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Why Hunger Games is Better Than Twilight?


Much like my reading of the Twilight books, I was very hesitant to read The Hunger Games trilogy.  Despite the urging of tons of friends, I already felt guilty about getting sucked into a  young adult, poorly written, vampire trilogy. I thought the last thing I needed was a post-apocalyptic, deathmatch trilogy.

However, I was wrong.  “The Hunger Games” is much better than “Twilight.”  While I haven’t seen the movie yet (I have my tickets to watch with girlfriends on Sunday), I’m actually excited for this one.  Maybe we needed “Twilight” for this type of novel to come out, but it’s interesting how much better “The Hunger Games” really is over “Twilight.”

1. The Heroines

Bella Swan of Twilight, is an awkward new-girl whose only thoughts seem to be about her ridiculous crush on dreamy Edward (and then dealing with the whole ‘shit, he’s a vampire’ situation).  Bella spends a lot of time causing trouble, getting hurt, and while she shows some spirit and is often well-intended, causes a lot of problems.

Katniss Everdeen of The Hunger Games is a strong, cunning girl right off the bat.  An excellent shot with a bow and arrow, and already feeding her family after her father’s death, Katniss volunteers for the Games (a televised deathmatch that takes two young “tributes” from each of the countries “Districts” to fight to the death  to remind the people of the costs of rebellion) to save her younger sister. Katniss is brave, determined and is true to herself, becoming the symbol of rebellion.  Basically Katniss could kick Bella’s ass anytime, anywhere.  And the best part, Katniss doesn’t have time to spend dreamy hours thinking of how she can keep her boyfriend.  It’s refreshing.

2. The Love Story

One of my chief reasons to not read The Hunger Games is that I didn’t want to go down the road of a love triangle again.  I’d spent four books dealing with the Edward/Jacob dilemma (was there ever a question? Jacob never stood a chance – and rightfully so – once I got Taylor Lautner in my head as Jacob, he just seemed like the shortest, whiniest, lamest dude ever), so I wasn’t really prepared to do it again.  However, this time, the love triangle is more of a B story than the driving force.  Katniss has feelings for her longtime, childhood friend Gale, but when paired with Peeta as the two Tributes from their district, she is forced to pretend she has feelings for Peeta to play their story along for the crowd.  Peeta falls for Katniss, but it is Katniss’ confusion over her own feelings and need to suppress any feelings in order to survive her horrific ordeal, that makes Katniss a strong female protagonist.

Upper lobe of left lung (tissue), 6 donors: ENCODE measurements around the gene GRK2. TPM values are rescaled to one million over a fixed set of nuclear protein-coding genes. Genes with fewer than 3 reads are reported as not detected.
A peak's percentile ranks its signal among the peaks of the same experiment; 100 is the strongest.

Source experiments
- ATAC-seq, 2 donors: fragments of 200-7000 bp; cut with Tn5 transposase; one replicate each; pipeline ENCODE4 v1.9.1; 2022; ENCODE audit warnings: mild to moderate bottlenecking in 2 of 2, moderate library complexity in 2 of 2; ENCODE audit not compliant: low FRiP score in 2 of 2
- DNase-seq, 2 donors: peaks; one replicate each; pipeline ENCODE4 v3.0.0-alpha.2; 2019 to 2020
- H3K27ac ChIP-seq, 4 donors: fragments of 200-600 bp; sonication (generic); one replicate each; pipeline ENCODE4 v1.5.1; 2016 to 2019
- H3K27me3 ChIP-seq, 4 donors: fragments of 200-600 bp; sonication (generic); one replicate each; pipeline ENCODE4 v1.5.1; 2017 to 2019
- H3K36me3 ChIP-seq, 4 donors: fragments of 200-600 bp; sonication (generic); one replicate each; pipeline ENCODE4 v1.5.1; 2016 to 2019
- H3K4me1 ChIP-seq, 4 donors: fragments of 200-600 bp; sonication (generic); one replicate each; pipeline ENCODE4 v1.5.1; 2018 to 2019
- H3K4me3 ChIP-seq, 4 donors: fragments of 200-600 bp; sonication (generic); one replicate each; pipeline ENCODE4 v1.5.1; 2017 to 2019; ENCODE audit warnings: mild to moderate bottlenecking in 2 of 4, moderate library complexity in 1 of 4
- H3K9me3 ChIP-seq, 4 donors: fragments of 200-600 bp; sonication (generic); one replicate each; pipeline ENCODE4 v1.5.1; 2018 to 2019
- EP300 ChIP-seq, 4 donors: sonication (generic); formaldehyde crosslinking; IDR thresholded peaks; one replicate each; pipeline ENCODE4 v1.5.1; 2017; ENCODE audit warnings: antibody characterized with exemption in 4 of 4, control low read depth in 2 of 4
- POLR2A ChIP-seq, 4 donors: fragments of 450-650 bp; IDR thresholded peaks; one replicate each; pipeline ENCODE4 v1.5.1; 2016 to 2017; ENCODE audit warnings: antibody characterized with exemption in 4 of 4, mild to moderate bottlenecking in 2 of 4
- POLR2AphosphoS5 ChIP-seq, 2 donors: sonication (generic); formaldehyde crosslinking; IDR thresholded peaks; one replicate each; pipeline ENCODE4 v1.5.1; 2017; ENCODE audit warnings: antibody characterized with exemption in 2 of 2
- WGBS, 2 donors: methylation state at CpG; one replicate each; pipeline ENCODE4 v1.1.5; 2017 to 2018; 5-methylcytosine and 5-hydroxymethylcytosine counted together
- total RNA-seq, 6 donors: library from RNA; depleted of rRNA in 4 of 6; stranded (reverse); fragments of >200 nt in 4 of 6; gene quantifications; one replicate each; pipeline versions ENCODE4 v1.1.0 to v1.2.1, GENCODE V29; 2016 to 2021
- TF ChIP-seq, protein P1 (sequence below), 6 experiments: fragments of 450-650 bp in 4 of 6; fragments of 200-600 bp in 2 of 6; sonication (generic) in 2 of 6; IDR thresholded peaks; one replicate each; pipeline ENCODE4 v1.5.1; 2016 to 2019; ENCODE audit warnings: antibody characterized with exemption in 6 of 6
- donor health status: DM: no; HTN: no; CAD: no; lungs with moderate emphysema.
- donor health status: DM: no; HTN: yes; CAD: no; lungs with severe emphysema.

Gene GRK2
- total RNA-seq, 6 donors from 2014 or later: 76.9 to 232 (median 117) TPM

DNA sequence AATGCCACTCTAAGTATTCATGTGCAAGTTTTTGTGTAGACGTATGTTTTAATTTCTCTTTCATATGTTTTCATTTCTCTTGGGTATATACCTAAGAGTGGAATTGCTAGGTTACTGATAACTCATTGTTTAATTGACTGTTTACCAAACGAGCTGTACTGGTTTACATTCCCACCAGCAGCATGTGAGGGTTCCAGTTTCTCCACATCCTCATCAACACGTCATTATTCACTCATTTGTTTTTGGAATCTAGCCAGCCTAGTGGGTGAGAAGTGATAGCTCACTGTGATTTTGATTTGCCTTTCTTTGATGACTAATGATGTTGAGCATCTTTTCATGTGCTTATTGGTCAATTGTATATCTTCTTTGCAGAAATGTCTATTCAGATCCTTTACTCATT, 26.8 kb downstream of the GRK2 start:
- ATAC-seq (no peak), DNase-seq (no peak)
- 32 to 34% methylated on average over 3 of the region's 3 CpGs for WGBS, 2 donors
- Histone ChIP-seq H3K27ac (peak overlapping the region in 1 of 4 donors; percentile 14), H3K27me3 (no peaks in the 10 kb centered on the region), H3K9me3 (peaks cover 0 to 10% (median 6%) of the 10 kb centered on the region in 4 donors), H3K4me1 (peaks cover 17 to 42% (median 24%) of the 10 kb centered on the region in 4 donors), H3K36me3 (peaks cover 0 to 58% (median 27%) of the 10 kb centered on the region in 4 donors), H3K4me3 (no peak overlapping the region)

3. The Message

There is a great quote by Stephen King – who was comparing the Twilight and Harry Potter franchises years ago, “Harry Potter is about confronting fears, finding inner strength and doing
what is right in the face of adversity. Twilight is about how important it is to have a boyfriend.” And this is 100% true.  If you take out the world of vampires and werewolves, Bella just has boyfriend drama.  The love triangle between Katniss, Gale and Peeta isn’t the driving force of the story – it’s survival in the Games and later rebellion.  While Katniss’s confusing feelings for both guys is a compelling part of the story, it is her journey from small town girl, to strong, resilient victor that is the greater story.

4. The Writing

I’ve always had a problem with Stephanie Meyer’s writing in “Twilight.”  It reminded me a lot of my Sweet Valley High days.  And while she can be credited with creating a whole world and rules about vampires, and drawing audiences into her love triangle story, it’s still a very high school book.  Suzanne Collins, author of the “The Hunger Games” is by no means a Pulitzer Prize winning writer, but it feels less young adult, and I appreciated that.  While the first book in The Hunger Games trilogy is by far the best (I think she had to pump out the other three for hungry publishers and by the third book,  I was over the whole thing).

5. The Worlds Created

In “Twilight” Bella and the characters are in modern times, living in Oregon, and Stephanie Meyer created a vampire world – with the rulers of the Vampires – the Volturi (living in Rome), and then there is the history of the werewolf clans.  She changed some of the basic rules, like why the Cullen clan could live outside, just not in direct sunlight, and how they killed animals rather than humans to feed their need for blood. But there has been a lot of vampire stories in the past to draw from.  I’m not saying she didn’t create a unique story, but there is a simplicity to the world she created – that being that vampires could easily live among us.  Suzanne Collin’s dystopic world of “Districts” that are really slaves to the Games and the government in Panem is disturbing.  From the clothes to the creatures (I’m excited to see trackerjackers and all sorts of mutant animals), Collins’ gave the world of young adult, post-apocalyptic visions something new and really interesting.


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